It was only a matter of time before Leslie butted heads with her new superior—that is to say, Ben—about something or another. It’s not because they don’t get along great, as after all they’re a super-cute couple who’s almost offensively perfect together, but simply because Leslie is driven by passion while Ben always takes a step back to look at situations rationally. This is also why they click so well, as these two elements do a great job of complementing each other, but it meant that clashing was inevitable, especially given that once again there’s a new power structure between them.
This conflict occurs at Pawnee’s relatively new Farmers Market, which Leslie helped create while acting as city councilwoman. She’s dismayed, though, to find scantily clad dancers shilling for chard, and she wants this stopped. Ben also finds this distasteful, but he’s not going to limit their free speech for his own taste. What was so strong about this storyline, aside of course from the wonderful chemistry between Leslie and Ben, was that there was no bad guy here. The chard peddler wasn’t just a dirty man, he was trying to earn a profit off a lousy vegetable and doing it the only way he knew how. Their solution was smart without demonizing that sort of opportunism, and in the end everyone won. It’ll be interesting to see whether the firewall returns in the future, as there will certainly be future clashes between Ben and Leslie so long as they’re working together, but it was great to see them solve their problems in a way that was both emotionally honest and physically cartoonish at the same time.
The Farmers Market part of the episode was actually my least favorite, though, not because it wasn’t good but because both B-stories were fantastic. Andy playing a kid’s birthday party (for the always sublime Billy Eichner, though I wasn’t sure if he was supposed to be having an allergic reaction at one point or what) made perfect sense, even if the setup for this was ludicrous. There wasn’t even much story here, except for Andy’s realization that he’s great with kids and that he should keep doing it even though it doesn’t help fulfill his dream of becoming a rock god. Oh, and that most of his songs have the word sex in them like 500 times. For the audience, though, it was a reminder of how entertaining Chris Pratt’s character is and how much we’d missed him for the first half of the season while he was off being a movie star.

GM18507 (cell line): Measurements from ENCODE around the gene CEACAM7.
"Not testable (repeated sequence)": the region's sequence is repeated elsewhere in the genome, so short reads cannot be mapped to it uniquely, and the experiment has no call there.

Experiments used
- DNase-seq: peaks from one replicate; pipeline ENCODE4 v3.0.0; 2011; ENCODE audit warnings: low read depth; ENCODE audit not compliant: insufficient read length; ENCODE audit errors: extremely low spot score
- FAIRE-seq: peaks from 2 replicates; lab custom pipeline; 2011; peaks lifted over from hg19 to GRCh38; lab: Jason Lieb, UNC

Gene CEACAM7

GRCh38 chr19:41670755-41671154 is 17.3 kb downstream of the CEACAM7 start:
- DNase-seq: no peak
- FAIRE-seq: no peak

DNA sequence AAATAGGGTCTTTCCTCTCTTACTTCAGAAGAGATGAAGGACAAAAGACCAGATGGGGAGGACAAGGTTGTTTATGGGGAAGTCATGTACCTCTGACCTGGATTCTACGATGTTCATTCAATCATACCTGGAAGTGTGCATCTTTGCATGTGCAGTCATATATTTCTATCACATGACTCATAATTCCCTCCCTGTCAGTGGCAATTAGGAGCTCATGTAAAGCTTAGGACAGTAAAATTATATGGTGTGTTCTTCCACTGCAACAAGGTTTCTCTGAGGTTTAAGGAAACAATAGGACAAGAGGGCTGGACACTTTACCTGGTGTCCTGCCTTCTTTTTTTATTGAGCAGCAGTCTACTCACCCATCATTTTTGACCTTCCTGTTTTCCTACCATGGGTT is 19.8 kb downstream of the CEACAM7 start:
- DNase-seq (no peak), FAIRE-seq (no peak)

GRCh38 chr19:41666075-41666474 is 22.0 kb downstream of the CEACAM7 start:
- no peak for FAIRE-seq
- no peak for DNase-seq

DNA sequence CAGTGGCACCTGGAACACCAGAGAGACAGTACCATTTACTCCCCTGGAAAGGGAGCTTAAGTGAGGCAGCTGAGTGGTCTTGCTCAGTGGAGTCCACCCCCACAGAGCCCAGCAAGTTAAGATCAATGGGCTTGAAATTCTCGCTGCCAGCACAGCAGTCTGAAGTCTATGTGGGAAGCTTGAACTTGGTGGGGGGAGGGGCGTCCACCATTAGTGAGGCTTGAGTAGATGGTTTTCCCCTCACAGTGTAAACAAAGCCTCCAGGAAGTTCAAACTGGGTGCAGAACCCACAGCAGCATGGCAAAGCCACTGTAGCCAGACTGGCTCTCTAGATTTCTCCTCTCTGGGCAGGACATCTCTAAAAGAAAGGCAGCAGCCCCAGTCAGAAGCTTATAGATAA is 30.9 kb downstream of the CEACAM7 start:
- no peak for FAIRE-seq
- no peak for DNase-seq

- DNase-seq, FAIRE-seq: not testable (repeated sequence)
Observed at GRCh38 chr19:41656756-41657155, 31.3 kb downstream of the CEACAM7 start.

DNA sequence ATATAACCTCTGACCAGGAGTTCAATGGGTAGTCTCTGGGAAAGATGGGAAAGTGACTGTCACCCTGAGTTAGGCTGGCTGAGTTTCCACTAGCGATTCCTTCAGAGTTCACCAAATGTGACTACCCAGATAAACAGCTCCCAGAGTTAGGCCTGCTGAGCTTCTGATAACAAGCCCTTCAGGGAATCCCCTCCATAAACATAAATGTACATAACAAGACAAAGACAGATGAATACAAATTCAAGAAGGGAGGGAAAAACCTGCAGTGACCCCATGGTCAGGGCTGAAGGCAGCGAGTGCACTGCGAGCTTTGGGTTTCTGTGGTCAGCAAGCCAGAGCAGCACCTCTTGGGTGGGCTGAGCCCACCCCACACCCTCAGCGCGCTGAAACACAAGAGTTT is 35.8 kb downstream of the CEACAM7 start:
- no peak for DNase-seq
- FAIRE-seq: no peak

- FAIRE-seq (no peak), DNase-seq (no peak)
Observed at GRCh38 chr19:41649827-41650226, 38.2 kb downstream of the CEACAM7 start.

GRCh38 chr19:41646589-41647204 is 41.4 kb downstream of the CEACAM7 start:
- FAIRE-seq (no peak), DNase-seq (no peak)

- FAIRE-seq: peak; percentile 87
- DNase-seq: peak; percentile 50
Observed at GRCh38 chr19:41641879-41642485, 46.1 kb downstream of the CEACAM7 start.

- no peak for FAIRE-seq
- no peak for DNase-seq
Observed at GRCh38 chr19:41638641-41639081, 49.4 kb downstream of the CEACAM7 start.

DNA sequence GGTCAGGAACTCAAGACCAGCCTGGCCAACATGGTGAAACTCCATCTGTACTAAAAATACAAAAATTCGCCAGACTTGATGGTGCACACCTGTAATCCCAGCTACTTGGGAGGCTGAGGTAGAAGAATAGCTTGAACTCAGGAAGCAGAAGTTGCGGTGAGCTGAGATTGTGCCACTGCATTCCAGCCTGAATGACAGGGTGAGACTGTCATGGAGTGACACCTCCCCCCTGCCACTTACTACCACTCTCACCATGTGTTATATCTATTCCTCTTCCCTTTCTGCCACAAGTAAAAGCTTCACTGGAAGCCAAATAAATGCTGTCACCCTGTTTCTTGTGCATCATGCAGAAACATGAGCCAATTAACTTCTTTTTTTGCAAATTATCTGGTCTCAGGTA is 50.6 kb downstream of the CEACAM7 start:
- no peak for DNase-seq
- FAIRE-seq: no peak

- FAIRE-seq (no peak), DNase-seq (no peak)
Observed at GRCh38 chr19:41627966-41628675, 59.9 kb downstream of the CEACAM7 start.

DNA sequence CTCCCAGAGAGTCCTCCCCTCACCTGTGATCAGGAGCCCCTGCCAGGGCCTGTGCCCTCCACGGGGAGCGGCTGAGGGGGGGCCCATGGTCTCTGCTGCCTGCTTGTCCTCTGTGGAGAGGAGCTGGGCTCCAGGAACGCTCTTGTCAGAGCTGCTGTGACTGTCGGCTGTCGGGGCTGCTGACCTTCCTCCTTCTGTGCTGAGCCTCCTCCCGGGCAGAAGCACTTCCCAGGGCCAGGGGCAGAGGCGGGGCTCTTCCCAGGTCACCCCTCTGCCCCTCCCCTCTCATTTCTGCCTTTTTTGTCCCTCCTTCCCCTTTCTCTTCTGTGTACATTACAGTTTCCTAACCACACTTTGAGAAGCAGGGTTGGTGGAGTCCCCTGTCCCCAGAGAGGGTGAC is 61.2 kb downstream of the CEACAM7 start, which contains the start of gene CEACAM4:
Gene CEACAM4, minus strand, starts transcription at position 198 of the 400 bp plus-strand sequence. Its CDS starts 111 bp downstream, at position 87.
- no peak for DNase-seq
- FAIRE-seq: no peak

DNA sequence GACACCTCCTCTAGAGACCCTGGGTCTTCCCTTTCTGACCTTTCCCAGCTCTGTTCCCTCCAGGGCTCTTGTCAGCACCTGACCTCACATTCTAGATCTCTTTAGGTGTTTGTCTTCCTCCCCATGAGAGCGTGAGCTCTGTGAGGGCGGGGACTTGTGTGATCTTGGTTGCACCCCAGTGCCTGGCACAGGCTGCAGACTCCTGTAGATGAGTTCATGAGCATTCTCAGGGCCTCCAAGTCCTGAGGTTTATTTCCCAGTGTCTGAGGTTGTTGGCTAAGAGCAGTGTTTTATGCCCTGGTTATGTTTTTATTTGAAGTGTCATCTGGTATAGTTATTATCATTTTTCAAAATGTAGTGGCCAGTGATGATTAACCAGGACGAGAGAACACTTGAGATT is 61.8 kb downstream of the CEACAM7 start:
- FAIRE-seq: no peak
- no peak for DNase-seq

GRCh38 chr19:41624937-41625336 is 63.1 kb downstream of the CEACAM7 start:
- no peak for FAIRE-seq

Perhaps the most surprising part of “Farmers Market” was that even Ann and Chris’ story was excellent. For once, they weren’t stranded on their own; instead Ann notices the Parks Department’s monthly “Whine and Cheese” meeting and wants in. Only she has more than enough whines for the rest of the group combined, not to mention that hers aren’t very fun or problems that can be solved The issue is that she doesn’t feel like she can complain to Chris about these things because he’s so supportive and always wants to “fix” her problems. Only they can’t be fixed; all she wants is someone to commiserate with, which Chris gets pointed out to him by Donna, Tom and a rectangle-adorned Ron.
Moreso than usual, all three stories were barely linked, but each was so strong and entertaining it didn’t matter. Plus, they all featured a different type of humor, conflict and even locale, so we had a varied episode taking the cast in wildly different directions. In all, another excellent transitional episode leading up to Ann and Chris’ departure next week, one that did a good job of reminding us why we’ll be sorry to see them go, even if Parks has cleverly been preparing for their departure all season.